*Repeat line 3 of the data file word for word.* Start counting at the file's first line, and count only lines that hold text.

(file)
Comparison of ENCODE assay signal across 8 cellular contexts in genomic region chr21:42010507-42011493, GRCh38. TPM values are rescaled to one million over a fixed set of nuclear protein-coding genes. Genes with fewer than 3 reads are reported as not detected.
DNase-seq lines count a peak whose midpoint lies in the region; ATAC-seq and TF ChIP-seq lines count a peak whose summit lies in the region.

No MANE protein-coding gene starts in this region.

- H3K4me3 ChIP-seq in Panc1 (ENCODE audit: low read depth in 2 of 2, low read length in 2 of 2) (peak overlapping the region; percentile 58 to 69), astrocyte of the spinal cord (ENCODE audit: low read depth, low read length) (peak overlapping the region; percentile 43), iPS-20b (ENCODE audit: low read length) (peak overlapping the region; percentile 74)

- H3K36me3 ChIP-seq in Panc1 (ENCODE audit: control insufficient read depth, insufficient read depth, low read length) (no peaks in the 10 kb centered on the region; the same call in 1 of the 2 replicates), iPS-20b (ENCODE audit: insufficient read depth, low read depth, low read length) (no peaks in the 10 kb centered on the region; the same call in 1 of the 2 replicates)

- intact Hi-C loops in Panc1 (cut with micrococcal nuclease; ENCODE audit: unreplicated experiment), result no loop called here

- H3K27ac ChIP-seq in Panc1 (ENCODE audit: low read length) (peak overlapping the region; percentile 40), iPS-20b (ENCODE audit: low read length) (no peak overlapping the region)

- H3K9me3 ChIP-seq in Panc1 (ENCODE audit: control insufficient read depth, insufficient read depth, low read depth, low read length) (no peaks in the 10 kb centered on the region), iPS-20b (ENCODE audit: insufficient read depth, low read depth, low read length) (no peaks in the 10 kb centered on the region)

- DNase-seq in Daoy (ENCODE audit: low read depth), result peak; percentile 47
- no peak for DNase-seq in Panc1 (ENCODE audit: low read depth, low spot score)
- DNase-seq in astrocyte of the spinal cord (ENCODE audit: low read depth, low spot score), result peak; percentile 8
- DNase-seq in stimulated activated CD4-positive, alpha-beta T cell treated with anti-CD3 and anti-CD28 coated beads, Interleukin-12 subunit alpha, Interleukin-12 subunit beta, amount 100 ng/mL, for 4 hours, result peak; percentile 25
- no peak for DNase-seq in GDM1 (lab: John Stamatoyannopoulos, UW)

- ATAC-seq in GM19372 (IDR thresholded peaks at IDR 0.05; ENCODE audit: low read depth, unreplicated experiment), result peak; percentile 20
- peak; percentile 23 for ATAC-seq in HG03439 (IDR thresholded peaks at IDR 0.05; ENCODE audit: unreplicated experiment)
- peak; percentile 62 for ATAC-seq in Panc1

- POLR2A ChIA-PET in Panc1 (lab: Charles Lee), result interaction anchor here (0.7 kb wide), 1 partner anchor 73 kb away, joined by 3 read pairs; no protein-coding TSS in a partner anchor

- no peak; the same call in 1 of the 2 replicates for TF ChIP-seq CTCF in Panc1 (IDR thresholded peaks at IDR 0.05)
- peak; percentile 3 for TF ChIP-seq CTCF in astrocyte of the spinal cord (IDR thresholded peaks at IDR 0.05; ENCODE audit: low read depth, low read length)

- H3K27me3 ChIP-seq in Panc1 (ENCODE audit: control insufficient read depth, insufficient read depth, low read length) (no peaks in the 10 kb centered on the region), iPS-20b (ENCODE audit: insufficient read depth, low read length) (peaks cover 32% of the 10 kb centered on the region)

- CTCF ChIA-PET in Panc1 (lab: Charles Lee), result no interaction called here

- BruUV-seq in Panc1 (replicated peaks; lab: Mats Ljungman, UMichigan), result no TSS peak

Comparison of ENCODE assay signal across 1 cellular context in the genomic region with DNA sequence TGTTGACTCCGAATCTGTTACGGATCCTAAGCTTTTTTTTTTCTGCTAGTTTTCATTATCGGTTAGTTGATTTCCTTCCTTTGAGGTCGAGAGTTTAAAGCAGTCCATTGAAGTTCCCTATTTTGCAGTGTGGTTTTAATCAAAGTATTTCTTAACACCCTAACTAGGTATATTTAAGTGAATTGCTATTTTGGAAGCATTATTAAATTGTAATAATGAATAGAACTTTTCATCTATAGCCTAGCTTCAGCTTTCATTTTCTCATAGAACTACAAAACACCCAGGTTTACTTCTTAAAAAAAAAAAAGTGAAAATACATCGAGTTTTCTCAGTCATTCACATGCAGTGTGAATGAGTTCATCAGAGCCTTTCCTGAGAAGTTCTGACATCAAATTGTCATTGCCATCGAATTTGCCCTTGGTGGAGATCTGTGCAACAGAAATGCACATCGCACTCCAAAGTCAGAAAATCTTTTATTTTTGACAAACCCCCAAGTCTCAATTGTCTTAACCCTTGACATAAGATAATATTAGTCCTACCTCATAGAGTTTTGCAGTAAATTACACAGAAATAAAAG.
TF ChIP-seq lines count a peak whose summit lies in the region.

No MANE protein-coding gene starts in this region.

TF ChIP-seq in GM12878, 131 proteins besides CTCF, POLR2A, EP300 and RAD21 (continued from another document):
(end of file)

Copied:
No MANE protein-coding gene starts in this region.